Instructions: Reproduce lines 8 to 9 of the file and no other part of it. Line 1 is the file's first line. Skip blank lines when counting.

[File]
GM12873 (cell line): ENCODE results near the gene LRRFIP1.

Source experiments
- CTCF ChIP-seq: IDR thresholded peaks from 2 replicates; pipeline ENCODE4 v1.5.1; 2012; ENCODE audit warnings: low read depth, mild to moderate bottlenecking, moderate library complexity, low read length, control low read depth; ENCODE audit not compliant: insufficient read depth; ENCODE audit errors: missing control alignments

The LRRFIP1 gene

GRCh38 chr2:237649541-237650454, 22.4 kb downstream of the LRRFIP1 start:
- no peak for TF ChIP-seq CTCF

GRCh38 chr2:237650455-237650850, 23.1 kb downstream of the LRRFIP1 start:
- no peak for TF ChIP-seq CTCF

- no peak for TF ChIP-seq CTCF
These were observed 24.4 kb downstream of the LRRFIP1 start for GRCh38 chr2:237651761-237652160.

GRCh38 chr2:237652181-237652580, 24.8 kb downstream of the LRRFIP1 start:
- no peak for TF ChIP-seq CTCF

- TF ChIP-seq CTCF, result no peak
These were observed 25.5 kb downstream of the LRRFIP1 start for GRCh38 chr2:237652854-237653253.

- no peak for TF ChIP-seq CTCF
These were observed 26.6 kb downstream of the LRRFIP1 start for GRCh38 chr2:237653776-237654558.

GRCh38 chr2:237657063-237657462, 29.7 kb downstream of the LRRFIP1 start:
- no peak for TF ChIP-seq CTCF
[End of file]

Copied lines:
- no peak for TF ChIP-seq CTCF

- no peak for TF ChIP-seq CTCF